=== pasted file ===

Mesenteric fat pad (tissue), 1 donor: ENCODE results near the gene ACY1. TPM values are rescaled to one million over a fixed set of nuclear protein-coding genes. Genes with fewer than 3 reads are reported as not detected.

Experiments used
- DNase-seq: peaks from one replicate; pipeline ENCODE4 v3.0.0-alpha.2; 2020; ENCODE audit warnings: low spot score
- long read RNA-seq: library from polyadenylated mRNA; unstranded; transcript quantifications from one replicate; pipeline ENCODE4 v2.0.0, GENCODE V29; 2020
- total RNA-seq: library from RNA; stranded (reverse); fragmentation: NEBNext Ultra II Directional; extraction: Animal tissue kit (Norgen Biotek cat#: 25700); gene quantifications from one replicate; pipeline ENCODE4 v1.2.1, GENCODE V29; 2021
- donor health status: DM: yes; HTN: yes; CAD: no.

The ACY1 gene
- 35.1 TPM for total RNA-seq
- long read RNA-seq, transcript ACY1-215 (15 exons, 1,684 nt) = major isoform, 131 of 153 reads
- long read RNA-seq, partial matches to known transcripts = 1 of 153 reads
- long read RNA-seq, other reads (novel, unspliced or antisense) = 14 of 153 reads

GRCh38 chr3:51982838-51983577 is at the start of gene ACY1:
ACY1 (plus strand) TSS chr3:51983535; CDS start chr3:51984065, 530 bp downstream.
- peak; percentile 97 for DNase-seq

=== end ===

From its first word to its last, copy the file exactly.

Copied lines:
Mesenteric fat pad (tissue), 1 donor: ENCODE results near the gene ACY1. TPM values are rescaled to one million over a fixed set of nuclear protein-coding genes. Genes with fewer than 3 reads are reported as not detected.

Experiments used
- DNase-seq: peaks from one replicate; pipeline ENCODE4 v3.0.0-alpha.2; 2020; ENCODE audit warnings: low spot score
- long read RNA-seq: library from polyadenylated mRNA; unstranded; transcript quantifications from one replicate; pipeline ENCODE4 v2.0.0, GENCODE V29; 2020
- total RNA-seq: library from RNA; stranded (reverse); fragmentation: NEBNext Ultra II Directional; extraction: Animal tissue kit (Norgen Biotek cat#: 25700); gene quantifications from one replicate; pipeline ENCODE4 v1.2.1, GENCODE V29; 2021
- donor health status: DM: yes; HTN: yes; CAD: no.

The ACY1 gene
- 35.1 TPM for total RNA-seq
- long read RNA-seq, transcript ACY1-215 (15 exons, 1,684 nt) = major isoform, 131 of 153 reads
- long read RNA-seq, partial matches to known transcripts = 1 of 153 reads
- long read RNA-seq, other reads (novel, unspliced or antisense) = 14 of 153 reads

GRCh38 chr3:51982838-51983577 is at the start of gene ACY1:
ACY1 (plus strand) TSS chr3:51983535; CDS start chr3:51984065, 530 bp downstream.
- peak; percentile 97 for DNase-seq